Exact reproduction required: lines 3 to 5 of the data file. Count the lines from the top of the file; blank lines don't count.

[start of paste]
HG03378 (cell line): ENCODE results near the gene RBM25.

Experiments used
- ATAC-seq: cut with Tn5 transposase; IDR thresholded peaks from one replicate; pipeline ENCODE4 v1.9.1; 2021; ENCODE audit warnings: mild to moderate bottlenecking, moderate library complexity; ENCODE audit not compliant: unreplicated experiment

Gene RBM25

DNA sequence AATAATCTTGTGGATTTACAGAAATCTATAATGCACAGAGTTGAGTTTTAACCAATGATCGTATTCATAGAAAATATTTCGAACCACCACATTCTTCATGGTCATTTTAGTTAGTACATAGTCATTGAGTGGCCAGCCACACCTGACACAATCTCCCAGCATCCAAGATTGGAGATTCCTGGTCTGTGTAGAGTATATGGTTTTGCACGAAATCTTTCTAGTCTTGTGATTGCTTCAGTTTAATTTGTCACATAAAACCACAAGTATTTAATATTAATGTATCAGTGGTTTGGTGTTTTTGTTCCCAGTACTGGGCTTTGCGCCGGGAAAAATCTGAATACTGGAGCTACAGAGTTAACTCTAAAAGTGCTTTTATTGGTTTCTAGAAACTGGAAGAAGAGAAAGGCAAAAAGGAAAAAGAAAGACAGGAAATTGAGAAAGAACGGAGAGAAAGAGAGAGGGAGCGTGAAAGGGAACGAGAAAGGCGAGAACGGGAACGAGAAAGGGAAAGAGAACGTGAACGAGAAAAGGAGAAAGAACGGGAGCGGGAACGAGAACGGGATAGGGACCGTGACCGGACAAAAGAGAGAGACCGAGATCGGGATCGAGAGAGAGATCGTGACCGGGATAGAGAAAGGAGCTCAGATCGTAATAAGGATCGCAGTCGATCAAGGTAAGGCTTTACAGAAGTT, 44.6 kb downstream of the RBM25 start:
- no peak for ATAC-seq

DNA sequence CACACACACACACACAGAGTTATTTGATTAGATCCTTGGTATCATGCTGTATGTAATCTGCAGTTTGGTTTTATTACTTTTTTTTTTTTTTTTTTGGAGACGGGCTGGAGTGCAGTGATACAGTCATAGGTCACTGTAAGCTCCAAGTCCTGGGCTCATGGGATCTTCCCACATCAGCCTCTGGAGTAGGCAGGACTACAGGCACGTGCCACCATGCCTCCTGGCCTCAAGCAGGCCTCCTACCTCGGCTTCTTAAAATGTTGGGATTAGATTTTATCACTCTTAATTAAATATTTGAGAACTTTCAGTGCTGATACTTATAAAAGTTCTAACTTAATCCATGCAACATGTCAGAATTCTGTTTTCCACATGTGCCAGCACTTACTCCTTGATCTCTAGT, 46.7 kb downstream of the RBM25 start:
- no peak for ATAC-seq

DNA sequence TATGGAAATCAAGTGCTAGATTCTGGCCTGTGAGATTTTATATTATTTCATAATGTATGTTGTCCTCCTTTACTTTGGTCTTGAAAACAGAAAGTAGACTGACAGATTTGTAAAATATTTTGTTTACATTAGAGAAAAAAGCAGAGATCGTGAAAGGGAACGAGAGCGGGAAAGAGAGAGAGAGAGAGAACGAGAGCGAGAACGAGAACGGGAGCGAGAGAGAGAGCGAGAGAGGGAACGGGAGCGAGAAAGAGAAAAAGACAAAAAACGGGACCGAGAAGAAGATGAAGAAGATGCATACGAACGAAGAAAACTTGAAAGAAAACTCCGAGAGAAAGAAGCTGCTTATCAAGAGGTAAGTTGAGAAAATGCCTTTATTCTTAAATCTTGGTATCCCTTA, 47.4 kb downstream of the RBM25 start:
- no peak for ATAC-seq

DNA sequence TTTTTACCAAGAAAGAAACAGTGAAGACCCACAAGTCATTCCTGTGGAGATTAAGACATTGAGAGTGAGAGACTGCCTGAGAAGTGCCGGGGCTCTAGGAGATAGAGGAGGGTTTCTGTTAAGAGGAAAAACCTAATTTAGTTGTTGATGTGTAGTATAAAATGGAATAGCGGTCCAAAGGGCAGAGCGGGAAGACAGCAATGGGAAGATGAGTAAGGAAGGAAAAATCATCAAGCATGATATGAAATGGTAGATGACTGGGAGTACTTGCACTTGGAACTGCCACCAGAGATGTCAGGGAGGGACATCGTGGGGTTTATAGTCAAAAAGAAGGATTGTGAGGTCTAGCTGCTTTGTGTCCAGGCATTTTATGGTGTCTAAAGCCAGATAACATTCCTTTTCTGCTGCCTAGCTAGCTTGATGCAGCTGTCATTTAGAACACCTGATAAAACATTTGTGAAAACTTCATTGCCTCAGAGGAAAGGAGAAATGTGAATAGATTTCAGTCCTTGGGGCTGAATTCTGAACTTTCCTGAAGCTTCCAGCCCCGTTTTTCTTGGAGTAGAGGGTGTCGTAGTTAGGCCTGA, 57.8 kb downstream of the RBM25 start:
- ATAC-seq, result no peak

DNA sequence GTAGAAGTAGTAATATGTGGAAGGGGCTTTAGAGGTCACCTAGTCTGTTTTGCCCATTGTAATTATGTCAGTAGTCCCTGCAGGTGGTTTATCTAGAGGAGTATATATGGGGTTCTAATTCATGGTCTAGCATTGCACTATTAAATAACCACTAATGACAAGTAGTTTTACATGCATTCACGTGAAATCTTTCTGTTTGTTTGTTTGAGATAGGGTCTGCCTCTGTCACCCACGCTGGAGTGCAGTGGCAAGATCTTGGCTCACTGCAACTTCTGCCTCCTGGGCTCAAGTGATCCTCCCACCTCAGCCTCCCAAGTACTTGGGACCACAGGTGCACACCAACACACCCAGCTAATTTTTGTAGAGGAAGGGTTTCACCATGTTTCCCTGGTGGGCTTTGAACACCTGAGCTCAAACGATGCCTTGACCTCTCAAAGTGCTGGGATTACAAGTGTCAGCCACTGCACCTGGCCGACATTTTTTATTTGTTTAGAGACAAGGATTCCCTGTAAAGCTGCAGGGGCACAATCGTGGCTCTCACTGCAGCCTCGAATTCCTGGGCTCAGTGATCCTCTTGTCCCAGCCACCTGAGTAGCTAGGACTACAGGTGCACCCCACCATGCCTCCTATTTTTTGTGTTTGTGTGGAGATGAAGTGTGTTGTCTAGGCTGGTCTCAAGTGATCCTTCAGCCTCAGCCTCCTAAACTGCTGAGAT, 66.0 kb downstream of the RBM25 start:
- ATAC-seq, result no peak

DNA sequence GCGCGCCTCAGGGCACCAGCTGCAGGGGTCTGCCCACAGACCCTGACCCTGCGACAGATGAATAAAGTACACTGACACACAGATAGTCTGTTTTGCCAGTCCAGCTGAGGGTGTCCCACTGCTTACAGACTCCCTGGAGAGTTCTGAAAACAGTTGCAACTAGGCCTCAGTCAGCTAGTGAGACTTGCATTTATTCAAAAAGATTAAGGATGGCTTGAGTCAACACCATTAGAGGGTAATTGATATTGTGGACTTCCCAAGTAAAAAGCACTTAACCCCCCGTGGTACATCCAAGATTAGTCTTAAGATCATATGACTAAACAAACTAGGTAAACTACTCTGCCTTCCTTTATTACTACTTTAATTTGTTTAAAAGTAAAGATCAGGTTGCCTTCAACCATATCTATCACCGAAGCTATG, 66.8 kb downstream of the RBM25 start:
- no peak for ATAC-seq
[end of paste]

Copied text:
- ATAC-seq: cut with Tn5 transposase; IDR thresholded peaks from one replicate; pipeline ENCODE4 v1.9.1; 2021; ENCODE audit warnings: mild to moderate bottlenecking, moderate library complexity; ENCODE audit not compliant: unreplicated experiment

Gene RBM25

DNA sequence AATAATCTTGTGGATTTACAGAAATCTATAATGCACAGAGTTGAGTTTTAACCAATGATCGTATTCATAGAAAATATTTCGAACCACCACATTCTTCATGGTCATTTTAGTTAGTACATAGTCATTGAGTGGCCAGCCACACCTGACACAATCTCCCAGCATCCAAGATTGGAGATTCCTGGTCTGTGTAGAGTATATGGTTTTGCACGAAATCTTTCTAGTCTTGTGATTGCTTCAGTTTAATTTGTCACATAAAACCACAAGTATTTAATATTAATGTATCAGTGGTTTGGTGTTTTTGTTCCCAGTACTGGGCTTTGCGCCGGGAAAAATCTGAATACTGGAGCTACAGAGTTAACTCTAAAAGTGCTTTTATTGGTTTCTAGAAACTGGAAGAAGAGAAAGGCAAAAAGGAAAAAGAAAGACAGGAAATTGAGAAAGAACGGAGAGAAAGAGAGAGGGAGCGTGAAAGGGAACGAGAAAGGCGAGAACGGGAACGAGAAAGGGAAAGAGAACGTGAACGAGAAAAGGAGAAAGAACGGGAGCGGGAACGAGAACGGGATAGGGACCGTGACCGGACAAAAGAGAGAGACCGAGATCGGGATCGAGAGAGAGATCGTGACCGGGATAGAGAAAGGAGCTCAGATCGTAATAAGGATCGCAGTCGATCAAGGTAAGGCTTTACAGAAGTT, 44.6 kb downstream of the RBM25 start: